Where the milfoil growth is thick hand harvesting is not adequate. Since each plant has to be pulled at the roots and every part of the plant has to be completely removed from the lake, we employ a device like a huge underwater vacuum cleaner, called a suction harvester. A high volume pump mounted on the pontoon boat sucks water through two long four inch hoses.
Divers with scuba gear take these hoses down to the root end of the plants. They can pull the plants with the roots, and the whole thing is sucked into the hose and whisked away. One of the continuing problems working on the lake bottom is diminished visibility when the silt on the bottom is disturbed. Pulling milfoil plants severely clouds the water, but the suction harvester pulls the silted water away too, making it much easier to see.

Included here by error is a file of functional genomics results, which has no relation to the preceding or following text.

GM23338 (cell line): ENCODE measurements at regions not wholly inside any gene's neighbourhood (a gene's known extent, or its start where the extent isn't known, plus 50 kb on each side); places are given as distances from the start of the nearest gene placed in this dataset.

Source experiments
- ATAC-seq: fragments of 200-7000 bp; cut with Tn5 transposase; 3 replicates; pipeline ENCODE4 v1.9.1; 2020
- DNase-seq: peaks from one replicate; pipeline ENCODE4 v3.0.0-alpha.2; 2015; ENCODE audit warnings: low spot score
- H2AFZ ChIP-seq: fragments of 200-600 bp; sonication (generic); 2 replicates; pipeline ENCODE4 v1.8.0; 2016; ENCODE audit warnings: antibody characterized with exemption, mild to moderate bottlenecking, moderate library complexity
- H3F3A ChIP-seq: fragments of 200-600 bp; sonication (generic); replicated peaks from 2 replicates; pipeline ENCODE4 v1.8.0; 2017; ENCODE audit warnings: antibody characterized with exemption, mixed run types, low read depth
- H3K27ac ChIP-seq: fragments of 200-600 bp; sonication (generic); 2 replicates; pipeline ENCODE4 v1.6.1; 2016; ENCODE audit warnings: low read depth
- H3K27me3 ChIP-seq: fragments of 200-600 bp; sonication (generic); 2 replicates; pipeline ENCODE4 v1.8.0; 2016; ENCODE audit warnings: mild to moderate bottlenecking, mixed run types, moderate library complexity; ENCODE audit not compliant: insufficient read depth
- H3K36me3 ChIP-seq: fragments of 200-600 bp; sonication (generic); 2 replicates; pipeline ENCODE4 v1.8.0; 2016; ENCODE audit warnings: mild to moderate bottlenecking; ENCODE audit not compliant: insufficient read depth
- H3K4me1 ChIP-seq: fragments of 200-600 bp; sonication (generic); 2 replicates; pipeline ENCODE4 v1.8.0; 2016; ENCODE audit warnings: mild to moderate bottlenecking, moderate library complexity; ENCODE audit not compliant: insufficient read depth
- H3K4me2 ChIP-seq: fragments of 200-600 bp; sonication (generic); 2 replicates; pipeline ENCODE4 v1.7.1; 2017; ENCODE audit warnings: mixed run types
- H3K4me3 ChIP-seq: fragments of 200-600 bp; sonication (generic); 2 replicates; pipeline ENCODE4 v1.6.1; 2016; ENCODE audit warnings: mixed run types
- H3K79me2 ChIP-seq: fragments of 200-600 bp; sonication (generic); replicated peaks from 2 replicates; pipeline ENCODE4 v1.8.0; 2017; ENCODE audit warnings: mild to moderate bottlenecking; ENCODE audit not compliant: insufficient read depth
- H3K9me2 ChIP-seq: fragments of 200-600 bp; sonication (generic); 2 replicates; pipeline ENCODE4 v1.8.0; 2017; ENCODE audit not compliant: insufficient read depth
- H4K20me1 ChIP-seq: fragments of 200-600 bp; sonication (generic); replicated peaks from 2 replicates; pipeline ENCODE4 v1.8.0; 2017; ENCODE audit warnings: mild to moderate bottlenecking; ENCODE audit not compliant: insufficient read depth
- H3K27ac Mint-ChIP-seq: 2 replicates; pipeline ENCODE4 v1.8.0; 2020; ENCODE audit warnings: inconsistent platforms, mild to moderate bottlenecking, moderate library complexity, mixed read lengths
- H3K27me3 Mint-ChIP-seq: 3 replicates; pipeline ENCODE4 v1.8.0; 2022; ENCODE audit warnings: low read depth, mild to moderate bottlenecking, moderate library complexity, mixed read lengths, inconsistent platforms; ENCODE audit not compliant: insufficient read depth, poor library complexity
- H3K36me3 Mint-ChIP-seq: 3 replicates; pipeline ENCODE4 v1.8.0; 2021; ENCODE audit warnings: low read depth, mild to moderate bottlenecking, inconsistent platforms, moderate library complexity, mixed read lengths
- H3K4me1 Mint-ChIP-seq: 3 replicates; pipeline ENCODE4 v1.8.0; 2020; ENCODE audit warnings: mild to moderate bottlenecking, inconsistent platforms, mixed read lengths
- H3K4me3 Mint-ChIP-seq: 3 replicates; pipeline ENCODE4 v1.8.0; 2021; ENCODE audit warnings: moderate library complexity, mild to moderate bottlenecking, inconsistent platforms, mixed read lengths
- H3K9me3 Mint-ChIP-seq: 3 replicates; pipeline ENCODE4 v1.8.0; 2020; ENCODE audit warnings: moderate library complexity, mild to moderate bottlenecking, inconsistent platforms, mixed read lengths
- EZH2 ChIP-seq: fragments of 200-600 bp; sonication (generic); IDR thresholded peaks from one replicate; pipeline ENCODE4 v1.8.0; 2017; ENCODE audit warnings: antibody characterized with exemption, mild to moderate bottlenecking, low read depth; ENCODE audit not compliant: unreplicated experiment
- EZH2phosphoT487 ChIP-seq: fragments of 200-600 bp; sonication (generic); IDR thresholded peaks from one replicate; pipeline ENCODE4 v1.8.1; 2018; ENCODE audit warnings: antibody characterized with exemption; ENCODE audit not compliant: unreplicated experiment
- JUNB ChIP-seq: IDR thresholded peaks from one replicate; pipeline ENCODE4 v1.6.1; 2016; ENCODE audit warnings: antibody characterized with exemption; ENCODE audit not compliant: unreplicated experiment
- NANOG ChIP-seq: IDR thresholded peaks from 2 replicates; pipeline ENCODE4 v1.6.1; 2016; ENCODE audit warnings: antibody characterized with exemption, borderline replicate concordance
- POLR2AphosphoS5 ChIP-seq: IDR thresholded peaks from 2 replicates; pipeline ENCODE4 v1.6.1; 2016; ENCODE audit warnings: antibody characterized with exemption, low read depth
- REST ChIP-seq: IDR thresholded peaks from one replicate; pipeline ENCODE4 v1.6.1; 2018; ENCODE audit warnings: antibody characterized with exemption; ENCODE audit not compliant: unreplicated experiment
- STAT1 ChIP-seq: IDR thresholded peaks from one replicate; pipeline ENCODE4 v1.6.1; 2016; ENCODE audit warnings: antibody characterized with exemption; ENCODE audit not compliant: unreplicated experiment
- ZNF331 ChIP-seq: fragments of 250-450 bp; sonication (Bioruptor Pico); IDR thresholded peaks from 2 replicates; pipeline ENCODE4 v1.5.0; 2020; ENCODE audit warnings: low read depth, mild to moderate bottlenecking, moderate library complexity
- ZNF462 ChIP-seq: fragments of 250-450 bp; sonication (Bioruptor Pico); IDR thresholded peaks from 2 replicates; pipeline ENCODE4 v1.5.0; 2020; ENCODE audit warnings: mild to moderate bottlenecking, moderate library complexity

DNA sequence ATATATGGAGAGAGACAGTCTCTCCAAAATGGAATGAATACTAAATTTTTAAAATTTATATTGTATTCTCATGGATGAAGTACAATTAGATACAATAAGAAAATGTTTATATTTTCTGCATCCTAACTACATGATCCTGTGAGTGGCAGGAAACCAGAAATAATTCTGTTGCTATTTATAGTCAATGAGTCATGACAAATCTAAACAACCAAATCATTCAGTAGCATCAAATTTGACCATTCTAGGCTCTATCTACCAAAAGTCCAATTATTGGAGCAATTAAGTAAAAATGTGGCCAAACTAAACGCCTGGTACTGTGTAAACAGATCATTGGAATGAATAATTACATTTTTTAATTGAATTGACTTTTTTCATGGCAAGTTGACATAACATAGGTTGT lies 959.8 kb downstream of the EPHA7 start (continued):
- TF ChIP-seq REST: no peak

The hoses empty out into a floating contraption attached to the pontoon boat, which the divers colorfully call the trash rack. I am not sure the name describes its function or its condition. In any case, the streams of water carrying milfoil and silt spray against its perforated sides. The milfoil stays inside, and the water escapes.
The two divers who are not at the moment underwater picking milfoil and stuffing it into the hoses climb into the trash rack and scrape the milfoil from the screen, keeping the openings from getting clogged with debris and the milfoil waste from overflowing into the lake.
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